The digital payments ecosystem was still dominated by wallet players such as Paytm, MobiKwik and Freecharge when the Unified Payments Interface or UPI was launched in 2016. For the past four years, putting behind everyone else in the fintech space, Google Pay held the top spot in terms of monthly UPI transactions, largely driven by peer-to-peer payments. In October, PhonePe toppled Google Pay and climbed to the top spot with a market share of 40 per cent in terms of volumes. The company said it processed 835 million UPI transactions in October out of the total two billion for the month. Google Pay was around 816 million, Paytm around 250 million and AmazonPay over 125 million, according to industry sources. In a zero-MDR regime where transaction fees can hardly be a business model, PhonePe aims to reach half-a-billion users in the next couple of years.
But where is the revenue model? It reported a net loss of Rs 1,905 crore, the latest available, on revenue of Rs 246 crore. Even though in onboarding more customers, the odds in its favour have just got stronger. On December 3, Walmart-owned Flipkart announced plans to spin-off PhonePe into a seperate entity, with the former as the majority shareholder. Walmart has infused $700 million in PhonePe at a valuation of $5.5 billion. This will allow PhonePe to raise resources on its own balance sheet and fuel its growth as well as IPO ambition.
The UPI Game
Starting out as a UPI-first fintech, PhonePe has come a long way from just around 50 million installs in 2017 to over 250 million registered users on the platform. In October, the company said it processed 925 million transactions (its highest so far).
"It's a dead heat between us and Google Pay right now," says Sameer Nigam, Founder and CEO, PhonePe. Overtaking someone with the world's largest distribution channel may not be a small feat. "Competition is always a good thing for any player... Customers find value in experience, better success rates and security," he adds.
Google did not respond to request for comment.
Demonetisation was a game-changer for the digital payments industry. It triggered a surge, especially in UPI transactions, which climbed in volumes from 2 million in November 2016 to over 2 billion as of October 2020. For PhonePe, Covid-19 has had a similar impact, with customer acquisition at an unprecedented level over the last six-eight months. Nigam recalls that during the first couple of months during the lockdown, digital payments were soaring. But as soon as the lockdown ended, there was a resurgence of offline transactions. According to the company, it overtook the January numbers in July itself and did over 600-million transactions. "The silver lining was, we were scheduled to go on air with IPL as title TV sponsor in March, with the hope of ramping up consumer acquisition, especially in Tier-II cities and beyond. Covid-19 had the exact same effect without that spend," says Nigam.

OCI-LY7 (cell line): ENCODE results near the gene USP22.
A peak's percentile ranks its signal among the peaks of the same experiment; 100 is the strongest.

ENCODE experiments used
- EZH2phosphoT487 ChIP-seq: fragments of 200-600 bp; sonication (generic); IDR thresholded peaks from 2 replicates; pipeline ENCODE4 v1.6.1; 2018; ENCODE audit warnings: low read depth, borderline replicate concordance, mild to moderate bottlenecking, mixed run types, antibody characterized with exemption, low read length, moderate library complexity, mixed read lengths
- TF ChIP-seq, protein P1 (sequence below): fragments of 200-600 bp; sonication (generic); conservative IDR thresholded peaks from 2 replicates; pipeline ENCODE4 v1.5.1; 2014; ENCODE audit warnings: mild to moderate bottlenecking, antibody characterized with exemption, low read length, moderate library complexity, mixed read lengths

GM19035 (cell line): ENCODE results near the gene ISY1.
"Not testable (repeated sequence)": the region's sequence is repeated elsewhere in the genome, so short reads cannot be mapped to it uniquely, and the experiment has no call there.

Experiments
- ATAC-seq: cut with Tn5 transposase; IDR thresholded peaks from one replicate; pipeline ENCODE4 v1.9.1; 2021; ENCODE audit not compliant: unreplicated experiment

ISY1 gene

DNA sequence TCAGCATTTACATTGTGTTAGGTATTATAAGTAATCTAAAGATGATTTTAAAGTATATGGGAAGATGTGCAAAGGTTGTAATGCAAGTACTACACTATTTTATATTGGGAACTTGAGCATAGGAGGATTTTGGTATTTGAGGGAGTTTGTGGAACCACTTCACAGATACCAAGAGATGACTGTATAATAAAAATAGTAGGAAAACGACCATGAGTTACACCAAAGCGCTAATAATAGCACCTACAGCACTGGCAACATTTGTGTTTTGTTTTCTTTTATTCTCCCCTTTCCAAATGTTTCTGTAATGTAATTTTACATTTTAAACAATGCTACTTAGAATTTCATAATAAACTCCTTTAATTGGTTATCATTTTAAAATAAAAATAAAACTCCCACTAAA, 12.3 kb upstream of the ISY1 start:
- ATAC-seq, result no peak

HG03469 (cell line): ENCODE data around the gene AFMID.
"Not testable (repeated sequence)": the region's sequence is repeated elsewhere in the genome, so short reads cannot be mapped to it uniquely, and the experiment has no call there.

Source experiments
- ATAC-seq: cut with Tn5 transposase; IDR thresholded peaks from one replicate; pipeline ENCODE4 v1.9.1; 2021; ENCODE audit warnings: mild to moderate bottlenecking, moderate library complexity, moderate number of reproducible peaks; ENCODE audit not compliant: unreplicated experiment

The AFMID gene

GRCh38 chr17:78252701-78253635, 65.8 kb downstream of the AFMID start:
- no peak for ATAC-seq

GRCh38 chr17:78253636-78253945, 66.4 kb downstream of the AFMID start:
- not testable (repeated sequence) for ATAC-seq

The numbers speak for themselves. On a year-on-year basis, registered users grew from over 150 million to over 250 million in October 2020. Total number of merchants (offline+online + in-app) doubled from 7 million to 13 million, and total transactions from 440 million to 925 million.
Whats In It?
UPI payments in itself is not a business model and following the government's mandate to scrap merchant discount rates, it has added to the cost for fintech companies . Then why is it a big deal?
Vivek Belgavi, India Fintech Leader, PwC India, says for any large fintech player in the mass segment, UPI is a fairly secure, low-cost alternative to anything for customer acquisition. "UPI being a public infrastructure is the building block. Effectively we can argue that it is almost the cost of doing business and the revenue or what the customer is going to pay me for is going to be different for each fintech player."